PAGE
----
https://doi.org/10.1371/journal.pone.0062735.g007

Next, we examined if exogenous paerucumarin affects the expression of cupB2, cupC2, and rocS1 and rocS2 in PW4830. Either ethyl acetate (mock) or purified paerucumarin was added to PW4830 and the expression of these genes was examined by RT-qPCR after 16 h of growth at 37°C. Compared with ethyl acetate, exogenously added paerucumarin significantly enhanced the expression of all four genes (Figure 7B). These results strongly suggest that exogenous paerucumarin bypasses the defect of PW4830 in the expression of the cup and roc genes. However, exogenously added paerucumarin had no effect on the expression of pilA and flgK genes (data not shown), which confirms the specificity of the paerucumarin effect on the expression of the cup genes. Besides the cup genes, the roc1/roc2 regulon includes the mexAB-oprM operon, which is negatively regulated by the roc2 system. Exogenously added paerucumarin significantly reduced the expression of mexA in PW4830 (data not shown), suggesting that paerucumarin may also regulate the expression of other genes of the roc1/roc2 regulon. To confirm that the observed effect on the cup genes is unique to paerucumarin, we examined the effect of pseudoverdine on cupB2 and cupC2 expression. Pseudoverdine, the N-formyl adduct of paerucumarin, is also synthesized by the pvc operon; however, its function is unknown [37]. Therefore, we synthesized pseudoverdine using a commercial facility (Eburon Organics, Lubbock, TX). However, exogenously added pseudoverdine had no effect on either cupB2 or cupC2 expression in PW4830 (Figure S4, data not shown).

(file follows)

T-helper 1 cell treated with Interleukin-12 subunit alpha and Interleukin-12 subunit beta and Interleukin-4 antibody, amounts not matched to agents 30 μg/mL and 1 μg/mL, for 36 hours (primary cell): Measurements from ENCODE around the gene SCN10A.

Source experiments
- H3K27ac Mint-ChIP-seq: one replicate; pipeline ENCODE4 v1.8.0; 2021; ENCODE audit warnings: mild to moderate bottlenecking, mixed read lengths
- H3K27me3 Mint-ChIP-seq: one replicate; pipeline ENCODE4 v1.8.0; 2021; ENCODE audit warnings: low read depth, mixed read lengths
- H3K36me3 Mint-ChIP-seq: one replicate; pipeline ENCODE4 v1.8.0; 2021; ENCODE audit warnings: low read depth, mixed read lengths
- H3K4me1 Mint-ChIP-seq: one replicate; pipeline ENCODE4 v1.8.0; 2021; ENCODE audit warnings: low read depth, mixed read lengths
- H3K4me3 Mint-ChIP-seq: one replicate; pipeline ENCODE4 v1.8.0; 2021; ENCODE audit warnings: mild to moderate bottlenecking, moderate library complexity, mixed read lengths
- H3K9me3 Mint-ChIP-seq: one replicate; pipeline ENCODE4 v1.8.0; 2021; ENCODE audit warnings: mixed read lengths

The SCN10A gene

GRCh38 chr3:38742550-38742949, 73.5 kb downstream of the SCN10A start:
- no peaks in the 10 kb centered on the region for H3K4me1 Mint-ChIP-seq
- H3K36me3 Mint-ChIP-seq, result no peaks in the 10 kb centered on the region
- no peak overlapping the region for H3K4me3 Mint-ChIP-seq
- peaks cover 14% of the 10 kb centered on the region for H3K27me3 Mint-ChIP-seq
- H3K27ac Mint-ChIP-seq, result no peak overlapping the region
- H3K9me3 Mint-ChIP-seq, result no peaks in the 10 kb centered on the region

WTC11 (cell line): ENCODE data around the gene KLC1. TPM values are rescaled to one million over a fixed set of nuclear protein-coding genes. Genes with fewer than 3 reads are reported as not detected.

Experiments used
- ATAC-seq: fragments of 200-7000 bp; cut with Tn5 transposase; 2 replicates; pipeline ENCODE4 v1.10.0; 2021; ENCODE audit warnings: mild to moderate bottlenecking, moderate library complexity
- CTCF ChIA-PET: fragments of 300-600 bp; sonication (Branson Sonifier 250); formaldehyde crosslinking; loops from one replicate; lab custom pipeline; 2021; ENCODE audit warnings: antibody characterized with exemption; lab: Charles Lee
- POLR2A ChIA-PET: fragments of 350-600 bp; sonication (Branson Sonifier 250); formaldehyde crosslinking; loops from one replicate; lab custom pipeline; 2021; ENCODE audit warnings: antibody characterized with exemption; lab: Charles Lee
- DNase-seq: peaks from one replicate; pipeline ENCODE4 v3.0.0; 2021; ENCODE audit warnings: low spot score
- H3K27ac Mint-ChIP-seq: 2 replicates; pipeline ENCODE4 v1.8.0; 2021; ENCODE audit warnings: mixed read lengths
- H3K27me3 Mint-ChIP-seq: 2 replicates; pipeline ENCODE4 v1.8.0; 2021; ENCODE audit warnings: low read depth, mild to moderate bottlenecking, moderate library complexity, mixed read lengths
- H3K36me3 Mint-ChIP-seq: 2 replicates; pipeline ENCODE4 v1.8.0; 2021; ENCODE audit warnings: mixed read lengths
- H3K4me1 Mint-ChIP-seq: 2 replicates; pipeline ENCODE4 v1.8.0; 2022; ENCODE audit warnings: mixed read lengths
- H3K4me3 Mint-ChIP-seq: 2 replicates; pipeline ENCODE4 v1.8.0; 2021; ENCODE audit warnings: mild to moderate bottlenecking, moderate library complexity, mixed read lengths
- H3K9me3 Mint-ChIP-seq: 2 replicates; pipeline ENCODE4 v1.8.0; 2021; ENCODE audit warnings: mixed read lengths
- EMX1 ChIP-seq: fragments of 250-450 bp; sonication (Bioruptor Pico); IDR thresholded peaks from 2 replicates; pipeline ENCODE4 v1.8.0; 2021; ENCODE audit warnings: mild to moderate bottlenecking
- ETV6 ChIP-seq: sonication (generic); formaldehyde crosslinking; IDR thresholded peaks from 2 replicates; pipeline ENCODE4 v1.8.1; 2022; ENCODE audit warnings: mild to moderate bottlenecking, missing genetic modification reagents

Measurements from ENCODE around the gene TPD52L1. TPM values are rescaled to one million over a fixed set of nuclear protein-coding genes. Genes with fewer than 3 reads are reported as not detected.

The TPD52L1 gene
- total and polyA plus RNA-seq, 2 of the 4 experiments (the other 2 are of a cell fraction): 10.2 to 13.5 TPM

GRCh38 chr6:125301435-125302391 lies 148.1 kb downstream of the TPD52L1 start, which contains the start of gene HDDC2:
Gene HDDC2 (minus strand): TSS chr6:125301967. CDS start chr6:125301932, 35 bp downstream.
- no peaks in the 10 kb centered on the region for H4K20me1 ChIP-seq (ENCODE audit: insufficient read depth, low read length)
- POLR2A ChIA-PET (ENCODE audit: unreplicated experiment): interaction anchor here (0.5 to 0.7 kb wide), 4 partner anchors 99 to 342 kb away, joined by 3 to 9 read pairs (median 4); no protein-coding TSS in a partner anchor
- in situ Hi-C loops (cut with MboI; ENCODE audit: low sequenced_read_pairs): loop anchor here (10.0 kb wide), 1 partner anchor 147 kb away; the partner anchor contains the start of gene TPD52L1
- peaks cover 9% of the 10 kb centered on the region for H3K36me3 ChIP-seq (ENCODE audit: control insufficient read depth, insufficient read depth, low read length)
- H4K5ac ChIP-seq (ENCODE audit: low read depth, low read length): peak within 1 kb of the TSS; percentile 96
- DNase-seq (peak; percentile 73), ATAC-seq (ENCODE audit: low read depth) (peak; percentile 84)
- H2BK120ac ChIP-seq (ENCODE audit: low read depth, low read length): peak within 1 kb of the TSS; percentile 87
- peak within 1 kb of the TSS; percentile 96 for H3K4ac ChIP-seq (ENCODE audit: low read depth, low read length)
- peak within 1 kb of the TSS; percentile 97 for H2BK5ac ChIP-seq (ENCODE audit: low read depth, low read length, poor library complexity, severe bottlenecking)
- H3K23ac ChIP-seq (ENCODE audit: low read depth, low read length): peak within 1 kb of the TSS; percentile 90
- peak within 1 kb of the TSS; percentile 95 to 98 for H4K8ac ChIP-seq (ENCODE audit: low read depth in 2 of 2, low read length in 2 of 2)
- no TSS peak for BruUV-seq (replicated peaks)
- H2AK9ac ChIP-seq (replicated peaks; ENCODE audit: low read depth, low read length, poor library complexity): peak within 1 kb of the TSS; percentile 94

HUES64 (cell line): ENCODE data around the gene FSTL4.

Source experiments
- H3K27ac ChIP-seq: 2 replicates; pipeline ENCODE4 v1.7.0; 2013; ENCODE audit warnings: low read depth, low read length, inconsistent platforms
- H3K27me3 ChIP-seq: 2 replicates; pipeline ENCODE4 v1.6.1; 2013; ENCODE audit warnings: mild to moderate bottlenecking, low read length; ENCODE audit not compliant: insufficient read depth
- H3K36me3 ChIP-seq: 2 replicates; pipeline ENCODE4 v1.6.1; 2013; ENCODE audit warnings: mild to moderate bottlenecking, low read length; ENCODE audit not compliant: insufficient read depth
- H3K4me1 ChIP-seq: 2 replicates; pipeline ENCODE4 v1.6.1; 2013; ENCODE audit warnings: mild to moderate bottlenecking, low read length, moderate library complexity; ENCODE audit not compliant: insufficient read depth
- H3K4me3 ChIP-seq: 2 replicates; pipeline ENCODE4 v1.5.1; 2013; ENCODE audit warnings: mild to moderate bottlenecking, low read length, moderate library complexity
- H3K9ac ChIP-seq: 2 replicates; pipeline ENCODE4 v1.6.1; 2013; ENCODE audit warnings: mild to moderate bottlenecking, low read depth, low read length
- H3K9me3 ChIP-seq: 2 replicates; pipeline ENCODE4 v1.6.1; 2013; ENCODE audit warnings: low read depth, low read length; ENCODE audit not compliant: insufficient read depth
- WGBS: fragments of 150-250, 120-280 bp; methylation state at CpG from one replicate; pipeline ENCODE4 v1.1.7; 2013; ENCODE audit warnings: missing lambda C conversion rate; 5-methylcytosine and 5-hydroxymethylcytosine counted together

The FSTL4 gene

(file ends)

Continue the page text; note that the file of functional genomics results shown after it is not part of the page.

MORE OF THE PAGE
To confirm that paerucumarin enhances the expression of cup genes through rocS1/rocS2, we determined the effect of exogenously added paerucumarin on cupB2 expression in the rocS1 mutant strain PW7672 and the rocS2 mutant strain PW6105. At a concentration of 300 µM, paerucumarin had no effect on cupB2 expression in either mutant (data not shown). However, at a concentration of 600 µM, paerucumarin significantly enhanced cupB2 expression in the rocS1 mutant (Figure 8). The same level of paerucumarin also slightly increased cupB2 expression in the rocS2 mutant, although this increase was not significant (Figure 8).

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Figure 8. Exogenous paerucumarin enhances cupB2 expression in the absence of rocS1 and rocS2.

Overnight cultures of PW7672 (ΔrocS1) and PW6105 (ΔrocS2) were subcultured into fresh LB broth to an OD600 of 0.02. A 15-µl aliquot of either ethyl acetate (mock) or purified paerucumarin (600 µM) was added at the time of subculturing. Cells were grown at 37°C for 16 h. The levels of cupB2 gene expression were compared between mock treated and paerucumarin containing PW7672 and PW6105. The relative level of expression for cupB2 in each pair of strains was determined by RT-qPCR. The quantity of cDNA in different samples was normalized using 30S ribosomal RNA (rplS) as an internal standard. Values represent the average of triplicate PCR experiments conducted on three independently obtained RNA preparations ± SEM (n = 3); P<0.001 (***).

https://doi.org/10.1371/journal.pone.0062735.g008

Discussion

The results of this study indicate that the pvcA-D gene cluster constitutes an operon (pvc) (Figure 2). The entire pvc operon, rather than the effect of its individual genes, affects biofilm development in P. aeruginosa by regulating cupB and cupC fimbrial synthesis systems (Figures 1, 3 and 4). The four synthesis enzymes encoded by pvc are unlikely to be individually involved in fimbrial synthesis or biofilm development. Rather, our results strongly suggest that the effect is due to paerucumarin, the isonitrile-functionalized cumarin that is the product synthesized by the four PVC enzymes (Figure 7).